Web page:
Resveratrol with radiation kills more tumors
U. MISSOURI (US) — An ingredient in red wine long thought to reduce the risk of heart disease may also increase the chances for a full recovery from all types of prostate cancer, including aggressive tumors.
The compound, resveratrol, works by making tumors more susceptible to radiation treatment, a new study shows.
“Other studies have noted that resveratrol made tumor cells more susceptible to chemotherapy, and we wanted to see if it had the same effect for radiation therapy,” says Michael Nicholl, an assistant professor of surgical oncology in the School of Medicine at the University of Missouri.
“We found that when exposed to the compound, the tumor cells were more susceptible to radiation treatment, but that the effect was greater than just treating with both compounds separately.”
Prostate tumor cells contain very low levels of two proteins, perforin and granzyme B, which can function together to kill cells. However, both proteins need to be highly expressed to kill tumor cells.
When Nicholl introduced resveratrol into the prostate tumor cells, the activity of the two proteins increased greatly. Following radiation treatment, Nicholl found that up to 97 percent of the tumor cells died, which is a much higher percentage than treatment with radiation alone.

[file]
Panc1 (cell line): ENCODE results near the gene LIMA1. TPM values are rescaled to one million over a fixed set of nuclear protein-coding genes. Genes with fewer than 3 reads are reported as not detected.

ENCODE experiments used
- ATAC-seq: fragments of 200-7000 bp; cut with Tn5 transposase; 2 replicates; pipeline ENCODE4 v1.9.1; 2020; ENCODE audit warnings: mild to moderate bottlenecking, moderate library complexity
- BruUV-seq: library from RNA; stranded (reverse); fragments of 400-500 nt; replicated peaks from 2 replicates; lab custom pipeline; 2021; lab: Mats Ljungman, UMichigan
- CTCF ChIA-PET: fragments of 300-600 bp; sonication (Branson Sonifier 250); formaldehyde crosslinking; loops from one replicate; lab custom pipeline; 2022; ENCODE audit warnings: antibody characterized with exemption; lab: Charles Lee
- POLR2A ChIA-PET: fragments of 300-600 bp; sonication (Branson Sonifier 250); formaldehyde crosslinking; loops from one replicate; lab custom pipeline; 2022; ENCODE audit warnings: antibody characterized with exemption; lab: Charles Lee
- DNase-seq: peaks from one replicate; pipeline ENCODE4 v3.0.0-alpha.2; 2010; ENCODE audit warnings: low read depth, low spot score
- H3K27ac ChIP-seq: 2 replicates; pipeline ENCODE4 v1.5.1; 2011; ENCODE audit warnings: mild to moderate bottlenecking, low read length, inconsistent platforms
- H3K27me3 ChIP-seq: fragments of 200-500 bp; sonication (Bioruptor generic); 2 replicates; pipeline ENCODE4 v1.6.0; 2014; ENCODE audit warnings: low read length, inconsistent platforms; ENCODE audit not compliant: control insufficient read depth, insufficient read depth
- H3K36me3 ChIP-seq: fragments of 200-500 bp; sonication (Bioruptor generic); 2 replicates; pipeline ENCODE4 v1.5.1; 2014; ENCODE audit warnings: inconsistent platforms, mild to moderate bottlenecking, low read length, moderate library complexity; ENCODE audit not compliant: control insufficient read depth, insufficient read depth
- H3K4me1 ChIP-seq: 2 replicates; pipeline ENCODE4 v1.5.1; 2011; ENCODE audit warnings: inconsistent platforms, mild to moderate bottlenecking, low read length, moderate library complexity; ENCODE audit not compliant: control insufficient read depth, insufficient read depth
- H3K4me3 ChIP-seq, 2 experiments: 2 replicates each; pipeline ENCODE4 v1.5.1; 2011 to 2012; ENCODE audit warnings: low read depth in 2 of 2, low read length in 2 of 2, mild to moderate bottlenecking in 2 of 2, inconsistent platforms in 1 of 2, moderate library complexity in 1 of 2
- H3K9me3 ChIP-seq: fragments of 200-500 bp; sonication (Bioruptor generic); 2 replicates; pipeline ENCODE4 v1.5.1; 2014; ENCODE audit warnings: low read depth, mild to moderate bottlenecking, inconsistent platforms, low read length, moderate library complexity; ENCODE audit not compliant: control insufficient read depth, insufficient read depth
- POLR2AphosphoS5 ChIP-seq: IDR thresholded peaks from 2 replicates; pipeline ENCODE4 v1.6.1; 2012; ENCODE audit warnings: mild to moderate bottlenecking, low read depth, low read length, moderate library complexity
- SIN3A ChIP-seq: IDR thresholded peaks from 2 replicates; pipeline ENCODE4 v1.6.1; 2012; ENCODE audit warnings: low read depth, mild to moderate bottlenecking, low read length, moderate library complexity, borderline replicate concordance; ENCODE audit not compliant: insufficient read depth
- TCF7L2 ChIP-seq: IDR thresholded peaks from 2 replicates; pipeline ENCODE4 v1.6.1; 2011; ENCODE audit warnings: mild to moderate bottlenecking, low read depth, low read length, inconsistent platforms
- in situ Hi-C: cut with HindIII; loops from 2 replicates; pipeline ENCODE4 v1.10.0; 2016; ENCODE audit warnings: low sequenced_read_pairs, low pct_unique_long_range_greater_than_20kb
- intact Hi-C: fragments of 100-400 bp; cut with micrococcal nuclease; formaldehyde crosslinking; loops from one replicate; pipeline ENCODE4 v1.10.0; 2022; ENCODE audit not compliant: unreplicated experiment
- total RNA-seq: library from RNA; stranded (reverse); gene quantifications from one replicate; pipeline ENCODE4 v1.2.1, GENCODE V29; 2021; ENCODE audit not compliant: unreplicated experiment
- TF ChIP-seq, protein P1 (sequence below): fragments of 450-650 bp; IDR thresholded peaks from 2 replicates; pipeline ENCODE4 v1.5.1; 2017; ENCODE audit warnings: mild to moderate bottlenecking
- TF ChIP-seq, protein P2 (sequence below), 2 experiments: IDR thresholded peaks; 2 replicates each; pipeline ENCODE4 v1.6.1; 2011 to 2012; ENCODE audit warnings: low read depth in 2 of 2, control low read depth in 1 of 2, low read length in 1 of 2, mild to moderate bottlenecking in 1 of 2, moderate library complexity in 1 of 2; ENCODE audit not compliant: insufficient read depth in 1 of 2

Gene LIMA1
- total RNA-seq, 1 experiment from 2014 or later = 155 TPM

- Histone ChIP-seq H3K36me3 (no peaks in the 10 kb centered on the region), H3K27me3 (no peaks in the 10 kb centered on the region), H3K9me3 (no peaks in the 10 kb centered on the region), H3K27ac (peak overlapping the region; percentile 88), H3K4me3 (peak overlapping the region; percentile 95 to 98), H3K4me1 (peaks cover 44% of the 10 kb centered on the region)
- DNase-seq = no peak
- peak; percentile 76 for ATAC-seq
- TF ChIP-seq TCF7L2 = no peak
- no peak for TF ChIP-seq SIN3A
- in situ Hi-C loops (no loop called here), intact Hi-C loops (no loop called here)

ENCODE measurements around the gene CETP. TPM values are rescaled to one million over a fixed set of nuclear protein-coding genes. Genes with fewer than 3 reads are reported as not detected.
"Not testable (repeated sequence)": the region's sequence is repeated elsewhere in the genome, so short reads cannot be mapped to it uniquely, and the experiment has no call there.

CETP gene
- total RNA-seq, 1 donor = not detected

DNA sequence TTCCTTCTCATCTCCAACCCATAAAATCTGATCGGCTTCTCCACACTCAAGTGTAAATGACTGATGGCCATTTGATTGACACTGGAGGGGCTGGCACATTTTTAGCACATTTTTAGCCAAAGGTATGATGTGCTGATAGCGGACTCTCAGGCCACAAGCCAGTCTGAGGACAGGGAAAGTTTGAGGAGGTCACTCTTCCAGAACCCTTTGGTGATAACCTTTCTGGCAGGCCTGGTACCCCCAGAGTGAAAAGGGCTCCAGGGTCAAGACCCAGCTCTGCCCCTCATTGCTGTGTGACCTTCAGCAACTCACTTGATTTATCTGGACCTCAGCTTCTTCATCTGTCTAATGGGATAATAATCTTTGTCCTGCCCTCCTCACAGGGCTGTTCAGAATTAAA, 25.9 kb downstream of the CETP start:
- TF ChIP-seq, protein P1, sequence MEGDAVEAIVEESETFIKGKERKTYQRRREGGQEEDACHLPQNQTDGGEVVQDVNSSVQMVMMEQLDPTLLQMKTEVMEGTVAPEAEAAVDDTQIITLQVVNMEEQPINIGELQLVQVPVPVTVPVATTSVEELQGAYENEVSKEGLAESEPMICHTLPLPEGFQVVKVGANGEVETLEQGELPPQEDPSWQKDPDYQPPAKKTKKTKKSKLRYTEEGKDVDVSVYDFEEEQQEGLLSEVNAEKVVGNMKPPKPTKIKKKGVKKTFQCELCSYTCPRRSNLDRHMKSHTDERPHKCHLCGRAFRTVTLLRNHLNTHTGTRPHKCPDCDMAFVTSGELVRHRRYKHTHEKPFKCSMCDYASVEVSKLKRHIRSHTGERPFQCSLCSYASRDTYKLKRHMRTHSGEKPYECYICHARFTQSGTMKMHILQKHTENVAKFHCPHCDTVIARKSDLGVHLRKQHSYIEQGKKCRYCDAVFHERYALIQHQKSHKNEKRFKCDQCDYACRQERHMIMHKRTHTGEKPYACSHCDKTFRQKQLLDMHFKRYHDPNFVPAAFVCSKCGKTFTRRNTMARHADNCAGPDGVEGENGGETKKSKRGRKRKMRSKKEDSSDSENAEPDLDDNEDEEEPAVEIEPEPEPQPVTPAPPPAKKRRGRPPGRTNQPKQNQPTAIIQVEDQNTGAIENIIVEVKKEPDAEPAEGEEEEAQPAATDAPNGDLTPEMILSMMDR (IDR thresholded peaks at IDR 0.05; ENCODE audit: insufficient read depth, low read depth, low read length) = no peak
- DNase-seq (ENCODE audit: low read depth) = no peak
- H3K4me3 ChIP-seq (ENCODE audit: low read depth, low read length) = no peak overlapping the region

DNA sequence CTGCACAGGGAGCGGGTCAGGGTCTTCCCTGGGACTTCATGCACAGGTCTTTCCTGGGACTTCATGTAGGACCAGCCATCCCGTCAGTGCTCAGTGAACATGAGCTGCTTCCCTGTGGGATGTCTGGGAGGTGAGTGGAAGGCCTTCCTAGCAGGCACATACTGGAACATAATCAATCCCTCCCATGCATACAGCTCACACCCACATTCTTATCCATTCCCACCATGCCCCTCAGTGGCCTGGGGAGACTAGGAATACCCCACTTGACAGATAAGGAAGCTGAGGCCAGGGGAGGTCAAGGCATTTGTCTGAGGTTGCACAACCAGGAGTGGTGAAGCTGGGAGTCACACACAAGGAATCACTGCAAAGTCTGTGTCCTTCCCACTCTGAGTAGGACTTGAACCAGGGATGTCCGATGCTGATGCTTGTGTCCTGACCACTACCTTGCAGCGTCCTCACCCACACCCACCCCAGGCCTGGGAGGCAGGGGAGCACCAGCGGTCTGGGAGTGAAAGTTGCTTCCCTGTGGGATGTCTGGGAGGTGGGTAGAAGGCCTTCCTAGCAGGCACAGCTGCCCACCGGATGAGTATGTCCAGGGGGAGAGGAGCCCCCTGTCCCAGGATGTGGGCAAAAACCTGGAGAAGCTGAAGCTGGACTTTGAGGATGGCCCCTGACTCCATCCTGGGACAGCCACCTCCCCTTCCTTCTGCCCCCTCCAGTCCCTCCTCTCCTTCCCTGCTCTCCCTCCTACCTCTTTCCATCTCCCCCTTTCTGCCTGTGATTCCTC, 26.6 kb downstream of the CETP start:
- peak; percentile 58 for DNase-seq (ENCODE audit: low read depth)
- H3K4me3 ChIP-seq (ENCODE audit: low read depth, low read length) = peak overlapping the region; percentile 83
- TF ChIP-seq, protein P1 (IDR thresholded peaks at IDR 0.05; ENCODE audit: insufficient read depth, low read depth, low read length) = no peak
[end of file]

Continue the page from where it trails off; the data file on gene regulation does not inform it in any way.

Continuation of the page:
“It is critical that both proteins, perforin and granzyme B, are present in order to kill the tumor cells, and we found that the resveratrol helped to increase their activity in prostate tumor cells,” Nicholl says.
“Following the resveratrol-radiation treatment, we realized that we were able to kill many more tumor cells when compared with treating the tumor with radiation alone. It’s important to note that this killed all types of prostate tumor cells, including aggressive tumor cells.”
Resveratrol is present in grape skins and red wine and available over-the-counter in many health food sections at grocery stores. However, the dosage needed to have an effect on tumor cells is so great that many people would experience uncomfortable side effects.
“We don’t need a large dose at the site of the tumor, but the body processes this compound so efficiently that a person needs to ingest a lot of resveratrol to make sure enough of it ends up at the tumor site. Because of that challenge, we have to look at different delivery methods for this compound to be effective,” Nicholl says.
“It’s very attractive as a therapeutic agent since it is a natural compound and something that most of us have consumed in our lifetimes.”
The next step will be to test the procedure in an animal model before any clinical trials can be initiated. Nicholl’s studies were published in the Journal of Andrology and Cancer Science.
Source: University of Missouri
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